Fender Johnny Marr Jaguar
May 2012
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Fender’s Jaguar is too quirky to earn the level of popularity enjoyed by the Tele or Strat—near-perfect guitars that work for beginners and masters alike. But for the Jag faithful, its perceived design shortcomings have always been a world of possibilities. Johnny Marr, who favors cool chords and textures and almost never plays a solo, is certainly among those ranks. While the design optimizations on his signature Jaguar certainly make it more friendly to players appalled by the original’s unusual bridge and difficult-to-decipher switching array, it’s still an impressive platform for sonic adventurism. The pickup switching is still complex, but it’s also practical—it includes parallel/series options, and the latter enables brawny humbucker tones if you so choose. The Bare Knuckle pickups are gorgeous sounding. The neck pickup is capable of some of the most complex Fender single-coil tones you’ll ever hear. With a vibrato arm that actually stays secure and a Mustang-style bridge, this might be the best-playing Jaguar yet. But fear not adventurers—a whole world of weird still lurks within. fender.com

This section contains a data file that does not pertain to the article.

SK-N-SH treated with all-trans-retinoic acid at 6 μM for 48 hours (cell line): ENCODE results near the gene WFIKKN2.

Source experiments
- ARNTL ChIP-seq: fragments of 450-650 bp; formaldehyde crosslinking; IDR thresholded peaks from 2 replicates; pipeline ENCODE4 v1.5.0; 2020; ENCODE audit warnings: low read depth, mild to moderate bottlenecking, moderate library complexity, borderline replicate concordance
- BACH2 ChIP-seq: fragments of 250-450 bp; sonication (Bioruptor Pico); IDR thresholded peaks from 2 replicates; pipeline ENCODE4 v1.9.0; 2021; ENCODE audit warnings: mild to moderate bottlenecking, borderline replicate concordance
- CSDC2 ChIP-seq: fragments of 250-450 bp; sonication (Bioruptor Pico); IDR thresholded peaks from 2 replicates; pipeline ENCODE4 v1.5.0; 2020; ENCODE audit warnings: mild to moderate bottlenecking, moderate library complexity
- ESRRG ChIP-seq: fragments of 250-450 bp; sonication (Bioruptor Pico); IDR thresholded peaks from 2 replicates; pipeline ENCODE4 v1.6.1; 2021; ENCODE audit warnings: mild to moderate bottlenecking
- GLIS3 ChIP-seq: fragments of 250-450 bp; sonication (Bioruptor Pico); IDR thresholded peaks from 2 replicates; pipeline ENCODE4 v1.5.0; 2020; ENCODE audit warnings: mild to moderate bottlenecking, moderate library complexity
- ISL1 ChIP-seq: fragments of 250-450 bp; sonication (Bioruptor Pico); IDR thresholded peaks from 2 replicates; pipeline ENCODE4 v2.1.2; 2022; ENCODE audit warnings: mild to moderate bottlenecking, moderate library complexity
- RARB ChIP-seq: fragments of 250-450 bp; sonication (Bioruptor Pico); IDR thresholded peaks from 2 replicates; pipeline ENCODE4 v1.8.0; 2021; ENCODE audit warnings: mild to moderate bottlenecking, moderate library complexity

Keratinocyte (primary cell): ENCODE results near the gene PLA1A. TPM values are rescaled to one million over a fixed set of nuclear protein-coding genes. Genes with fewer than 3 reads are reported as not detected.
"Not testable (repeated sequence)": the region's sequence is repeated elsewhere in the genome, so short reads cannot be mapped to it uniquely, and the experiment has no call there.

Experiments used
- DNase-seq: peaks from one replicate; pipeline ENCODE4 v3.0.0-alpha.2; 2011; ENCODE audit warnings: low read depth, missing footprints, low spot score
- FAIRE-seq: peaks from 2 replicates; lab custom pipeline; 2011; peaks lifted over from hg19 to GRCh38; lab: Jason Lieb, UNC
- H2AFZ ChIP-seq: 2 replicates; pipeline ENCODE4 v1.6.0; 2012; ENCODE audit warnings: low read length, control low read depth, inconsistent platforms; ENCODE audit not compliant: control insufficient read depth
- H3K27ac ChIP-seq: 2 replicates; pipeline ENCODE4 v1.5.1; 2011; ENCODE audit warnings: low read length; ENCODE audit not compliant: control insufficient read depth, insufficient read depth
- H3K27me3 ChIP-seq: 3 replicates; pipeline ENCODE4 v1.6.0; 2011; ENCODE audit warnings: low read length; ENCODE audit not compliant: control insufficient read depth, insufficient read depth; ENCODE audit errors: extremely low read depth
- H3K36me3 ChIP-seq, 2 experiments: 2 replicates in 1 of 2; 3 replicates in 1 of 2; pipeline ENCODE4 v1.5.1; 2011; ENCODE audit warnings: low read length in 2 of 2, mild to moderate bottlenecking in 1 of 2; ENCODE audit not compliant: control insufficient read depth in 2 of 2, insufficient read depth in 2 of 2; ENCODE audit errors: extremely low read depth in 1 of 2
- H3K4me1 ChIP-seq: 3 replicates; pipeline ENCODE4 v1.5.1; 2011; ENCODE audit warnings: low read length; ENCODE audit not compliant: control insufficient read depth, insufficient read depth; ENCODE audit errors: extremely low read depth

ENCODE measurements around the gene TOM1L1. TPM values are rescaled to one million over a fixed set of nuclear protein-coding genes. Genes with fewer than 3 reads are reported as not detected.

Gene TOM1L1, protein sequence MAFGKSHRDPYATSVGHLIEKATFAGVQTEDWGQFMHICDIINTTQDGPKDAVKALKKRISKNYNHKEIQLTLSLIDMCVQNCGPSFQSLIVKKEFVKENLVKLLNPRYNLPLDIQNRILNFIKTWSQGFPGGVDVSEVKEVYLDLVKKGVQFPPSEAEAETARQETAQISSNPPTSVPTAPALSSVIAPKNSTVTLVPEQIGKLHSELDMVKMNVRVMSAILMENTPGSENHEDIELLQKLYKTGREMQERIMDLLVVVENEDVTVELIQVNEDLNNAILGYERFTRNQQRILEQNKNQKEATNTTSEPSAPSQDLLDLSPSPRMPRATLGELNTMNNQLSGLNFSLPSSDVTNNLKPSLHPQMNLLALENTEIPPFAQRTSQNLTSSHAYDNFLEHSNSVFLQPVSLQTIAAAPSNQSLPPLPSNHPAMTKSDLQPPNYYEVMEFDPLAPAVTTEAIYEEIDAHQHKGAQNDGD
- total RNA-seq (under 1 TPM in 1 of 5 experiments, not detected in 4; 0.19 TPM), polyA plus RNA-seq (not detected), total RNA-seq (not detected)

Fargen Retro Classic
May 2012
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Vintage Marshall clones are far from uncommon, but packing so much, well, Marshall-ness into a head with just 25 watts of oomph isn’t something you see or hear every day. Ben Fargen, however, is a connoisseur of all things Marshall, and with his beautiful KT66-powered Retro Classic celebrates the style and substance of ’60s-era Marshalls as well as the ties that bind the earliest Marshalls to Fender’s tweed heritage. In addition to the flexibility that comes from a more manageably sized Marshall-type amp, the Fargen stoked us with a cool and practical 3-way voicing switch that transforms the amp from a very late-’60s-styled plexi-inspired voice to a mod-era JTM-45 sound and a squishier tweed Bassman-like personality. We found precious few drawbacks to exploring these typically very big voices in a less-deafening package, and a small loss in high-end pick articulation was about the only one. Otherwise, the Retro Classic is classically Fargen—ingenious, reverent, and built to last an eternity. fargenamps.com